Daniel Hoelbling-Inzko talks about programming

Windows 10 Error Message 0xc000000e after installing dual boot system

I recently decided to install Ubuntu as a second boot option on my main PC at home. Since I do a lot of unix development lately and really hate working on my small Macbook it seemed like the logical alternative to install Ubuntu on the big machine.

So my old setup was a 240gb SSD that previously held my Windows 10 install and I got a new 500gb Samsung SSD that should replace the old drive as my main OS disk. So using my old but proven dd copy method to move the old 240gb SSD to the more spacious 500gb SSD I freed up the old 240gb SSD for the fresh Ubuntu install.

Everything worked fine with copying, Windows worked flawlessly on the new 500gb SSD - until I also installed the 240gb SSD and set up Ubuntu on it. Ubuntu would load fine, but when I tried to boot into Windows it would fail with the 0xc000000e error showing me the Windows 10 boot repair options.

The weird thing here was that I was able to boot into Windows perfectly fine once I unplugged the 240gb Ubuntu SSD, but as long as that SSD was in the system I could not get Windows Bootloader to start up Windows. Even when I changed the boot settings in my Bios to bypass grub and go straight to the Windows Bootloader.

With the kind help of the people in the askubuntu forums I finally found the solution: Windows BCD apparently does not like it when you change the order of it's harddrives. So half the bootloader was loading from UEFI, but it could not hand off to the real bootloader on my 500gb SSD - it was expecting that disk to be first in my system, but instead it became my second disk since the 240gb SSD was now on SATA1 and the 500gb disk was on SATA2.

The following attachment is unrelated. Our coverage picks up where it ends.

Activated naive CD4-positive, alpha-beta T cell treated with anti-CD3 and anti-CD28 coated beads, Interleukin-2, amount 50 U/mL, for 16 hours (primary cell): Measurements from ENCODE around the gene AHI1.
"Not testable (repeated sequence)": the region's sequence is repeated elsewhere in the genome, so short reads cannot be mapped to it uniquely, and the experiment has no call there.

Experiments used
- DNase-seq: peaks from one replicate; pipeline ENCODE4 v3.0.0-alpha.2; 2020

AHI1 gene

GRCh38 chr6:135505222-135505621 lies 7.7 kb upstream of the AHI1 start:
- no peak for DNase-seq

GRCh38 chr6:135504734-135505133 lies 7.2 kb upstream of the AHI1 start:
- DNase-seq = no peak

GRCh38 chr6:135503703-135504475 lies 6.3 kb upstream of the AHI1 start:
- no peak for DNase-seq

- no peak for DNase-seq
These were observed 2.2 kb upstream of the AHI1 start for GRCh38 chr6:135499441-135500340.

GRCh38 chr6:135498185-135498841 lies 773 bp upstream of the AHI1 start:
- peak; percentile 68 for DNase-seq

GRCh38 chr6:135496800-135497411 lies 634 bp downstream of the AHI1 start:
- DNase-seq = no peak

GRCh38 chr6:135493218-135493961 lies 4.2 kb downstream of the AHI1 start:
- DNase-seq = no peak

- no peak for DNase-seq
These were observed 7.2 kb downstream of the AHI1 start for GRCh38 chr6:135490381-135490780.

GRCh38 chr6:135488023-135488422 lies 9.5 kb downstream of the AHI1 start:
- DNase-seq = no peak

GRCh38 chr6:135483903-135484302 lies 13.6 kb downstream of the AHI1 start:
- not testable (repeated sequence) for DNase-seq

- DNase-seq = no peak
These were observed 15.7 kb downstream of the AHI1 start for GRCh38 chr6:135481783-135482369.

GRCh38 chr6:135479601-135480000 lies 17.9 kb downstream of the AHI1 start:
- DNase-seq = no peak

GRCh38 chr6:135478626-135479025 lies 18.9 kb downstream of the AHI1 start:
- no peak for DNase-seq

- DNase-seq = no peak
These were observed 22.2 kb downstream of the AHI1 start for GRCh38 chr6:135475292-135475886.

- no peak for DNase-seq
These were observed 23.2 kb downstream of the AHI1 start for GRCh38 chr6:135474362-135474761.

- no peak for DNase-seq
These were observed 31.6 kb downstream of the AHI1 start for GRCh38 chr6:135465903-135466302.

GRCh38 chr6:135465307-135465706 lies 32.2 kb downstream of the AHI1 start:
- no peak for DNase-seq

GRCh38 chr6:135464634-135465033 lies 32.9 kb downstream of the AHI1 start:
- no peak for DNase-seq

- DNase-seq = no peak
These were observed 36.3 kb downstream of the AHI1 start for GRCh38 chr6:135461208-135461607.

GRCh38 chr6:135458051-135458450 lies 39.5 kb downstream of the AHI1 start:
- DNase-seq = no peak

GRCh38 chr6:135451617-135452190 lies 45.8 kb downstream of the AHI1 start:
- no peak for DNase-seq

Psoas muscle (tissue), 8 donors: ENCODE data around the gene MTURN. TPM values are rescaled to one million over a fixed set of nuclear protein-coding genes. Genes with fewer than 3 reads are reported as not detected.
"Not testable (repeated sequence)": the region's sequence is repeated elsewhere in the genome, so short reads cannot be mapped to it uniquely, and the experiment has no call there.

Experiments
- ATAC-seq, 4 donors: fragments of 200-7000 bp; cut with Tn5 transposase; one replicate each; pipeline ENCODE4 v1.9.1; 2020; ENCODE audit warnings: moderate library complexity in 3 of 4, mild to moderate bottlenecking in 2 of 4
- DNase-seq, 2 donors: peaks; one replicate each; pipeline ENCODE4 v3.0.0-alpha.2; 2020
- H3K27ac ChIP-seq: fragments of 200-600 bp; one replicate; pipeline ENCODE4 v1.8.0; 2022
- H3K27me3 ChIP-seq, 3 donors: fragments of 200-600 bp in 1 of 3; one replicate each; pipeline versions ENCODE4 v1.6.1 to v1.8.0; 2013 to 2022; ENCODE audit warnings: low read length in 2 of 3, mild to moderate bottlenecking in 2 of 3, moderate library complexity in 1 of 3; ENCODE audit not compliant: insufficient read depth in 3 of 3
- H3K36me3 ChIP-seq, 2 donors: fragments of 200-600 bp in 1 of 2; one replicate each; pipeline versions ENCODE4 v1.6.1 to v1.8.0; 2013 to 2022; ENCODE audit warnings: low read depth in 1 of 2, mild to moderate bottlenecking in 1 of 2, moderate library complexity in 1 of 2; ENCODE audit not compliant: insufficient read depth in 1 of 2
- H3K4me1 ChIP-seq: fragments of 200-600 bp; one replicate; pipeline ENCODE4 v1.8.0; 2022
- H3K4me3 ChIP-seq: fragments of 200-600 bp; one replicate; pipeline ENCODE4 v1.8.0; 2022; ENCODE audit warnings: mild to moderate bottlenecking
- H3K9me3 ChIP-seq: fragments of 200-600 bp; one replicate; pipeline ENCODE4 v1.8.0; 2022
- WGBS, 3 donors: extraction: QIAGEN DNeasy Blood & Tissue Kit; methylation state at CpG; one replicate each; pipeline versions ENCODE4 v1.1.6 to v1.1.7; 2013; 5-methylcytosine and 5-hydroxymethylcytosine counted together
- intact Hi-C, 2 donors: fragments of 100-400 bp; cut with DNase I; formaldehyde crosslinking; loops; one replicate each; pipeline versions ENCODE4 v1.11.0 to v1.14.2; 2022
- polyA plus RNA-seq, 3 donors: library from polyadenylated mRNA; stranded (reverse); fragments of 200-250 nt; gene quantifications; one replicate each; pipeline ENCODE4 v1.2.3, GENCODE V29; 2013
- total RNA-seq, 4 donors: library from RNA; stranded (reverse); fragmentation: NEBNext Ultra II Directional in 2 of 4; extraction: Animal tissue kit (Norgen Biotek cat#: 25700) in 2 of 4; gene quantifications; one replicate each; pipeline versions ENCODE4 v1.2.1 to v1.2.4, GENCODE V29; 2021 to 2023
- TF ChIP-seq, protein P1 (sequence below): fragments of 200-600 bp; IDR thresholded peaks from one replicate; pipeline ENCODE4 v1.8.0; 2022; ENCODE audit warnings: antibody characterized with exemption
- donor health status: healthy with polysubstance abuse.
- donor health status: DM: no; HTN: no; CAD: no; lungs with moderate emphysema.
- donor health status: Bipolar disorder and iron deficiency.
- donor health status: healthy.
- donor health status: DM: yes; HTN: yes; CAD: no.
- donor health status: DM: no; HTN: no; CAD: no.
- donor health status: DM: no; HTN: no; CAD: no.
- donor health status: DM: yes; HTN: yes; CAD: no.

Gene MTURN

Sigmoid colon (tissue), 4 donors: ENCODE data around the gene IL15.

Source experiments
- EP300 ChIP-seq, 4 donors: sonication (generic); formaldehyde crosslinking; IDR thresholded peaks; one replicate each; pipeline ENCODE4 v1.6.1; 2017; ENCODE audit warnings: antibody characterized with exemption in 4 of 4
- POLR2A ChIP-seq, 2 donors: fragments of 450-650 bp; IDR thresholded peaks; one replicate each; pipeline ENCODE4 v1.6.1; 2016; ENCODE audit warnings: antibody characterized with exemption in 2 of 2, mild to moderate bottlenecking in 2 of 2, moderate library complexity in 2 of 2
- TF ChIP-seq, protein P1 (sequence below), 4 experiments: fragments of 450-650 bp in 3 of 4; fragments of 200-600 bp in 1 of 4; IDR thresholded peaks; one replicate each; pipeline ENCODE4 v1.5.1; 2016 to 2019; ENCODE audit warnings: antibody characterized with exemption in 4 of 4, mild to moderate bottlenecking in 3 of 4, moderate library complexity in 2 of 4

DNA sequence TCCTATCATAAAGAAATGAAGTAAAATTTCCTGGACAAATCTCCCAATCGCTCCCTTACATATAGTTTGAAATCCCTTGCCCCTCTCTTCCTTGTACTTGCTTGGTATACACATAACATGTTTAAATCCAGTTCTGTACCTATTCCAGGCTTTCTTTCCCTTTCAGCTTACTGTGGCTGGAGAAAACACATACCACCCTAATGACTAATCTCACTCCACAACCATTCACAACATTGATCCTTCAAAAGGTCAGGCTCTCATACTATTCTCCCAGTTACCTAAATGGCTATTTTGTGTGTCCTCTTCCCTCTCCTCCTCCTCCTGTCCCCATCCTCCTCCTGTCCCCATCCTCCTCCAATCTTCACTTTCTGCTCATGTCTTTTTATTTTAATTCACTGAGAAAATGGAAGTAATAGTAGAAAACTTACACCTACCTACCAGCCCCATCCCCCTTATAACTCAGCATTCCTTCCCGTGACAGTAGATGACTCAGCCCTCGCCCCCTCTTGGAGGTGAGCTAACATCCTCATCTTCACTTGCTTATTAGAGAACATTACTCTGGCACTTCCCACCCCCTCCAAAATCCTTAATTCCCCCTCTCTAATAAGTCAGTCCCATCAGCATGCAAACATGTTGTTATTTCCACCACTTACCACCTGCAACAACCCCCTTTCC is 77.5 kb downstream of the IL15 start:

After switching the cables around everything worked fine and I could boot into Windows using the Windows Bootloader in my UEFI Bios, or I could start up Grub and chainload into the Windows Bootloader from there without issue.

Filed under ubuntu, windows, windows10, boot

Setting Source Code Pro as default font in xterm

Since I am setting up my Linux machine I decided I hate the default font provided by Ubuntu and vastly perfer Source Code Pro by Adobe for my terminal. Also the font was too small by default so I googled a bit and found the following solution to work for me with some minor changes.

First of all you have to download the font from Adobe and install it to your ~/.fonts directory and rebuild the font cache.

At the time of writing this script should do this all for you:

wget https://github.com/adobe-fonts/source-code-pro/archive/2.030R-ro/1.050R-it.zip -O scp.zip
unzip scp.zip
cd source-code-pro*
mkdir -p ~/.fonts
cp TTF ~/*.ttf ~/.fonts/
fc-cache -vf

Afterwards you have to create a ~/.Xresources file in your home directory that contains the following lines:

XTerm*faceName: Source Code Pro,Source Code Pro Semibold                                       
XTerm*faceSize: 12

Now run the X server resource database utility xrdb and merge the settings into your current X config. All new xterm windows will now use the new font.

xrdb -merge ~/.Xresources
Filed under linux, xterm, ubuntu

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